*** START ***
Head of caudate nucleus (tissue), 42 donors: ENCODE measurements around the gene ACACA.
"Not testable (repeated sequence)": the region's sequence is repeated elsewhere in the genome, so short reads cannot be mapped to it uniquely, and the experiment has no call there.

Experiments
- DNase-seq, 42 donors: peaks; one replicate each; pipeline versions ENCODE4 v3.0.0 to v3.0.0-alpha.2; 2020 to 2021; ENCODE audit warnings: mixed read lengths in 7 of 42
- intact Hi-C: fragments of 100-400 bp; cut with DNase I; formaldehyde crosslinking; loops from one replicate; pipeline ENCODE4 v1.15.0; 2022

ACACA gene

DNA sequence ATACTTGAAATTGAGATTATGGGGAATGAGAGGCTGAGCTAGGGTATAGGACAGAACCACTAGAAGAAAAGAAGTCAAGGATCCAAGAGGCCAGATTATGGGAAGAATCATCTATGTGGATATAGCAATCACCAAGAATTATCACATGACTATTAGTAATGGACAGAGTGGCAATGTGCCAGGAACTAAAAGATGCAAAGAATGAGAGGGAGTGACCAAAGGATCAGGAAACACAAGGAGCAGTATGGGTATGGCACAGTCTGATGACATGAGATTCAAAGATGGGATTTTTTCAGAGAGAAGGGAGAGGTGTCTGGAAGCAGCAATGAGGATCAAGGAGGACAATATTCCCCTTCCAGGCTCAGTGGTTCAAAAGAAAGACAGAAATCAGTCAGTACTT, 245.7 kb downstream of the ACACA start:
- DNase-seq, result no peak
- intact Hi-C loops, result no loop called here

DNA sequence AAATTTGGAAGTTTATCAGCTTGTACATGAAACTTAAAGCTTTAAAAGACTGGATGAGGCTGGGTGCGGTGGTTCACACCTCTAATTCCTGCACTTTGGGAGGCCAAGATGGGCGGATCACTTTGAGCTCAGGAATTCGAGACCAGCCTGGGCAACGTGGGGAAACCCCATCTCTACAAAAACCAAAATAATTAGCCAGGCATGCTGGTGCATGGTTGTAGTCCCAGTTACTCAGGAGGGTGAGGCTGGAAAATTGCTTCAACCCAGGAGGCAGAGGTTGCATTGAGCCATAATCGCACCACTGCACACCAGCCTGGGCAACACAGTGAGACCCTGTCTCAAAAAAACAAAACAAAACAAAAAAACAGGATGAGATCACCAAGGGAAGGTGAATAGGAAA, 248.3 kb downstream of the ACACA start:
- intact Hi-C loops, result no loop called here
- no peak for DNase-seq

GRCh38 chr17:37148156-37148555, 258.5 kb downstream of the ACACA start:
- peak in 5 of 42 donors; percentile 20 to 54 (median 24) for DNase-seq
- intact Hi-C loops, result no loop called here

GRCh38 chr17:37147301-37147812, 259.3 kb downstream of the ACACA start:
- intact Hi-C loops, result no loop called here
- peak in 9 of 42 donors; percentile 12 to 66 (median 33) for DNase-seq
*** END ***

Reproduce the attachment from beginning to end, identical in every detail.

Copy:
Head of caudate nucleus (tissue), 42 donors: ENCODE measurements around the gene ACACA.
"Not testable (repeated sequence)": the region's sequence is repeated elsewhere in the genome, so short reads cannot be mapped to it uniquely, and the experiment has no call there.

Experiments
- DNase-seq, 42 donors: peaks; one replicate each; pipeline versions ENCODE4 v3.0.0 to v3.0.0-alpha.2; 2020 to 2021; ENCODE audit warnings: mixed read lengths in 7 of 42
- intact Hi-C: fragments of 100-400 bp; cut with DNase I; formaldehyde crosslinking; loops from one replicate; pipeline ENCODE4 v1.15.0; 2022

ACACA gene

DNA sequence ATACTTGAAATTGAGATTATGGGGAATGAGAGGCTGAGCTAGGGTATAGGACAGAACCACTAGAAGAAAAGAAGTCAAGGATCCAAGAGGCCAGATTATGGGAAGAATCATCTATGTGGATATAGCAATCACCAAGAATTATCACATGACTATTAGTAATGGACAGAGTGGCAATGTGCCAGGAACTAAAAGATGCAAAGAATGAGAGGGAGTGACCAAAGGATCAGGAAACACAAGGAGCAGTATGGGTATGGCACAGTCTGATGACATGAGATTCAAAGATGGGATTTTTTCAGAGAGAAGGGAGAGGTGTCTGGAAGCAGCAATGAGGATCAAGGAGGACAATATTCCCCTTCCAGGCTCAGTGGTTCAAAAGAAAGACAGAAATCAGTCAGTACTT, 245.7 kb downstream of the ACACA start:
- DNase-seq, result no peak
- intact Hi-C loops, result no loop called here

DNA sequence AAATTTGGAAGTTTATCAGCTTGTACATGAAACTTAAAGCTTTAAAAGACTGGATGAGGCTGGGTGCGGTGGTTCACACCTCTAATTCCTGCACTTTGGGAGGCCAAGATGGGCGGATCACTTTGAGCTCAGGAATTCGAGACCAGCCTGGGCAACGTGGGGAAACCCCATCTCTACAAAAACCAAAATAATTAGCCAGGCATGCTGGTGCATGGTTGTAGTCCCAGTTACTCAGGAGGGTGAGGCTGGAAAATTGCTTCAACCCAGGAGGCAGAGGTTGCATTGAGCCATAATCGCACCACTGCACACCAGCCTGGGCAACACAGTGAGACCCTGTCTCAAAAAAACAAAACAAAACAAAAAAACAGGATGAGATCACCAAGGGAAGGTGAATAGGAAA, 248.3 kb downstream of the ACACA start:
- intact Hi-C loops, result no loop called here
- no peak for DNase-seq

GRCh38 chr17:37148156-37148555, 258.5 kb downstream of the ACACA start:
- peak in 5 of 42 donors; percentile 20 to 54 (median 24) for DNase-seq
- intact Hi-C loops, result no loop called here

GRCh38 chr17:37147301-37147812, 259.3 kb downstream of the ACACA start:
- intact Hi-C loops, result no loop called here
- peak in 9 of 42 donors; percentile 12 to 66 (median 33) for DNase-seq